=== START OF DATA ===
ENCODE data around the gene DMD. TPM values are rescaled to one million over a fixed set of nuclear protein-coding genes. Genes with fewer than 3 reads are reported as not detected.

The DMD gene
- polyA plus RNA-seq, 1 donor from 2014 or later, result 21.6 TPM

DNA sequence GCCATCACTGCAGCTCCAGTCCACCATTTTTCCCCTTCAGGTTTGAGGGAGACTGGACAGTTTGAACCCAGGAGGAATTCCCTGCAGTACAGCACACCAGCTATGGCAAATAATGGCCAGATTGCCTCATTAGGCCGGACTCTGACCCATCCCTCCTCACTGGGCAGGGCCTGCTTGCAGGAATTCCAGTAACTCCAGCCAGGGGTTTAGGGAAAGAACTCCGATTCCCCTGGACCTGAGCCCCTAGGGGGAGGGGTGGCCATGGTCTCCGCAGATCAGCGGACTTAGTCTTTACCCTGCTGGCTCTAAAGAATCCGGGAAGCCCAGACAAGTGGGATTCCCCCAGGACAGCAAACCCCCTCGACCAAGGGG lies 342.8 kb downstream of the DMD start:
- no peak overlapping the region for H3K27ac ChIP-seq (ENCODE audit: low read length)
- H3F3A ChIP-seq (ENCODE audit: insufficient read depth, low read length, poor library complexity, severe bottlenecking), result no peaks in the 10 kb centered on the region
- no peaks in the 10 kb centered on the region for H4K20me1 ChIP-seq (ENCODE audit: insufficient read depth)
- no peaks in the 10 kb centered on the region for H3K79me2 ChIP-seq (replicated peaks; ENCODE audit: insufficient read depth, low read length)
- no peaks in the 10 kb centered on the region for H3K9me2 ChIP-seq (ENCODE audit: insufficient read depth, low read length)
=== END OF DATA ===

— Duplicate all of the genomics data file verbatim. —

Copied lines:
ENCODE data around the gene DMD. TPM values are rescaled to one million over a fixed set of nuclear protein-coding genes. Genes with fewer than 3 reads are reported as not detected.

The DMD gene
- polyA plus RNA-seq, 1 donor from 2014 or later, result 21.6 TPM

DNA sequence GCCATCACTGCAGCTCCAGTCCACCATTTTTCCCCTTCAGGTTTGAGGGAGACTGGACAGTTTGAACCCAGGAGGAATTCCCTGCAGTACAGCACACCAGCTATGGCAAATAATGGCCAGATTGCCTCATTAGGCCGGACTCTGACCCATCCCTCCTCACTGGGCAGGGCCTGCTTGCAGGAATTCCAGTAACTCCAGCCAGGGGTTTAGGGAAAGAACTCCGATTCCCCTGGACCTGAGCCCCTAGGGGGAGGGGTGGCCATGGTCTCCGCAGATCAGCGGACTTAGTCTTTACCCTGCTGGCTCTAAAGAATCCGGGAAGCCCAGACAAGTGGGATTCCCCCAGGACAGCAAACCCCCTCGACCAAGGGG lies 342.8 kb downstream of the DMD start:
- no peak overlapping the region for H3K27ac ChIP-seq (ENCODE audit: low read length)
- H3F3A ChIP-seq (ENCODE audit: insufficient read depth, low read length, poor library complexity, severe bottlenecking), result no peaks in the 10 kb centered on the region
- no peaks in the 10 kb centered on the region for H4K20me1 ChIP-seq (ENCODE audit: insufficient read depth)
- no peaks in the 10 kb centered on the region for H3K79me2 ChIP-seq (replicated peaks; ENCODE audit: insufficient read depth, low read length)
- no peaks in the 10 kb centered on the region for H3K9me2 ChIP-seq (ENCODE audit: insufficient read depth, low read length)